“Last year, I just thought we were maybe a little emotionally gutted because we want to win the Big 12 so bad,” KU coach Ray Bechard said. “We played a lot of five-set matches at the end of the year, so we really backed off our training. I think it being the first time having gone through that process we could have handled that a bit better.”
The inevitable exhale after claiming the first conference title in school history put the Jayhawks at risk of not regaining their edge. It was a different feel from 2015.
“Two years ago we were on a pretty good run (heading into the tournament),” Bechard said. “We were disappointed we didn’t win the Big 12 and we had a lot to prove in the tournament. I think that would resemble this year, the fact that the regular season didn’t work out in some ways like we had hoped.”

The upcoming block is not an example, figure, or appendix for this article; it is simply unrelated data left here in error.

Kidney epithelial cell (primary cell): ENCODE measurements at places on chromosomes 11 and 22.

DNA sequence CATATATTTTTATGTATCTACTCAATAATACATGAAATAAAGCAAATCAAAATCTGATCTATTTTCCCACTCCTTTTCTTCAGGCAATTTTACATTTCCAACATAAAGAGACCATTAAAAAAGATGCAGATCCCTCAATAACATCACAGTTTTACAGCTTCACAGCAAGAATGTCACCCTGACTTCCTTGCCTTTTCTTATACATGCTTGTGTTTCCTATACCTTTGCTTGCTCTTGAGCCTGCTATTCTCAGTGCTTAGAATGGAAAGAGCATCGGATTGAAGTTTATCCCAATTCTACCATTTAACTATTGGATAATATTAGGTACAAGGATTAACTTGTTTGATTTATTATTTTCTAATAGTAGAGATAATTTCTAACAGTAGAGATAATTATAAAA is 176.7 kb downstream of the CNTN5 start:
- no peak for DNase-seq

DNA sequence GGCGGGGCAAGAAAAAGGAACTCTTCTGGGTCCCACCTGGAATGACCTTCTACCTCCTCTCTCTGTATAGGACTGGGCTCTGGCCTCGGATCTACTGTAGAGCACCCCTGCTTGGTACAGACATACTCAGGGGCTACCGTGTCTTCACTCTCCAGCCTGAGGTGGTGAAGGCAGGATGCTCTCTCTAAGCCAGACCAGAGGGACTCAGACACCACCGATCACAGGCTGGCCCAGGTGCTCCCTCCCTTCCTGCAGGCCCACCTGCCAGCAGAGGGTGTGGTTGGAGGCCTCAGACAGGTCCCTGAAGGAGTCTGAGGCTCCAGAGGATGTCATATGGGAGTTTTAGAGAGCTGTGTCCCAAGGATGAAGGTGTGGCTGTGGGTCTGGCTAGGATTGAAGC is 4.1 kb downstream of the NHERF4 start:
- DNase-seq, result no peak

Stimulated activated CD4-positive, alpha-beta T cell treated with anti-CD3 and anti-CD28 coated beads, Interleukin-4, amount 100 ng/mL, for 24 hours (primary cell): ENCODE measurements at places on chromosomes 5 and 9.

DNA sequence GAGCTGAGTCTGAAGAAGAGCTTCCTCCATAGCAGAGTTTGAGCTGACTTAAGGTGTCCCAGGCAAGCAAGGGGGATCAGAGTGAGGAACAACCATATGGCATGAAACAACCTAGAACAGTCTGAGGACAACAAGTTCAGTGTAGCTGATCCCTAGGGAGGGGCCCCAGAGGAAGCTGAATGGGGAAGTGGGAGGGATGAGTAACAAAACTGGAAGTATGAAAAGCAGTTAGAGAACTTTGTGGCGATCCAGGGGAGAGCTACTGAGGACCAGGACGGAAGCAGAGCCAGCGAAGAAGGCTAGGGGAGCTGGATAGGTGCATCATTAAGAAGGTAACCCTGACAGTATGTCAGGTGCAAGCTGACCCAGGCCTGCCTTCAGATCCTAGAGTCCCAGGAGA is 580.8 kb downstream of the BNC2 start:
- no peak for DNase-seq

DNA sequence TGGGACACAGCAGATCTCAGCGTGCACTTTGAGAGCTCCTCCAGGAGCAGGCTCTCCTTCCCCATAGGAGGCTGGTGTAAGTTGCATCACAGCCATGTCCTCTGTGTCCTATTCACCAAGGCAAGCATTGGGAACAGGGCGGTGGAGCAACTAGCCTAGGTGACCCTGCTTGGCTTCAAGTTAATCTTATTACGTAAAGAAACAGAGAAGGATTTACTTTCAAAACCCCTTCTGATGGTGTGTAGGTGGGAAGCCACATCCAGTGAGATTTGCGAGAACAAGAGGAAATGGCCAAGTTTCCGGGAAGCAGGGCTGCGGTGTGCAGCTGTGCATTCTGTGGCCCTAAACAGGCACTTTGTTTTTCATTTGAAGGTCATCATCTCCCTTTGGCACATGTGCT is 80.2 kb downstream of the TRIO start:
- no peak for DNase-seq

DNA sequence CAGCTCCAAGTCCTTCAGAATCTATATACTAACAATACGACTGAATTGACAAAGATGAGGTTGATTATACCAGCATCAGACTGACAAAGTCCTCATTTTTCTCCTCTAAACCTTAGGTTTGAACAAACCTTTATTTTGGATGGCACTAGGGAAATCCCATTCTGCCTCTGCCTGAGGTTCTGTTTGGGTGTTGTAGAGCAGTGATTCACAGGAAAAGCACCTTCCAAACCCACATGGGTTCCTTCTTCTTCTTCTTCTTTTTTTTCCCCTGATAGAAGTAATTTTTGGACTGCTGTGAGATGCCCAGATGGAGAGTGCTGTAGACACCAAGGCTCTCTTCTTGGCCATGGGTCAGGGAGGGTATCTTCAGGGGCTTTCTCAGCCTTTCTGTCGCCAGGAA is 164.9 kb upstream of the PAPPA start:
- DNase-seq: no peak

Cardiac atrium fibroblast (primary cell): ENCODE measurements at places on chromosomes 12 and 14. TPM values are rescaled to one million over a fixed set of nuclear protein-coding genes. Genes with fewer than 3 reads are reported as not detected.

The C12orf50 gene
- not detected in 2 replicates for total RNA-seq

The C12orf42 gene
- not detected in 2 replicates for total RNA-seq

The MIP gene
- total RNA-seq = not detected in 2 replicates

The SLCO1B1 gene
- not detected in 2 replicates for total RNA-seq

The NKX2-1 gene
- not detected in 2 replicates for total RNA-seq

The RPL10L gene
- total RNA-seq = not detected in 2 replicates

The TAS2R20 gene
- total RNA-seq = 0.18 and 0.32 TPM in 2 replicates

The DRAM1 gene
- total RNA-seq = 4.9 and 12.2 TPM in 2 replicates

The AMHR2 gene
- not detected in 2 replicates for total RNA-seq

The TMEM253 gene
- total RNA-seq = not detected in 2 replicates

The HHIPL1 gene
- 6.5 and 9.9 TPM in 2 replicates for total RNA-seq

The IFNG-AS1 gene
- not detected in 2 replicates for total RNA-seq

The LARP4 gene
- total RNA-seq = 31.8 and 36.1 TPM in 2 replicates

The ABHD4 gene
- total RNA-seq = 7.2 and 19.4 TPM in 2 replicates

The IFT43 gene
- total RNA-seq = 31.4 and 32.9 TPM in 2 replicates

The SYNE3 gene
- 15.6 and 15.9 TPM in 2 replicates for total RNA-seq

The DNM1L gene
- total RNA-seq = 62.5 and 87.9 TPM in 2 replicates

Kansas went 30-3 overall and 15-1 in the Big 12 in 2015.
“I’m not sure people remember we didn’t win the Big 12 in 2015,” Bechard said. “They remember the great run that we went on.”
Texas won the Big 12 in 2015. In the Final Four, Nebraska defeated Kansas in four sets and then swept Texas in the national-title match.
Kansas was ranked No. 19 in the AVCA poll released Monday; Wichita State (28-3) No. 20. Missouri (20-11) and Radford (25-4) are not ranked.
The home-court advantage gives Wichita State the favorite role.
KU's refusal to play Wichita State doesn't sit well with Shockers fans, which could lead some in the crowd for Friday's Missouri-Kansas match to root against the Jayhawks.
“I would like to think they’d root for somebody from Kansas, but that’s up to them," Bechard said. "They’re good volleyball fans. We have a good relationship with Wichita State in volleyball, respect what they’ve done. We’ve met, butted heads a couple of times the last few years in the NCAA tournament. We’ve had mixed results, won one of those and lost one. Coach (Chris) Lamb has done a great job and I’m sure the city of Wichita is very excited about the opportunity to host.”
It might not take magic to survive two matches in Wichita to advance, but it will take better volleyball than Kansas played in its final regular-season match, a five-set loss to West Virginia in Horejsi.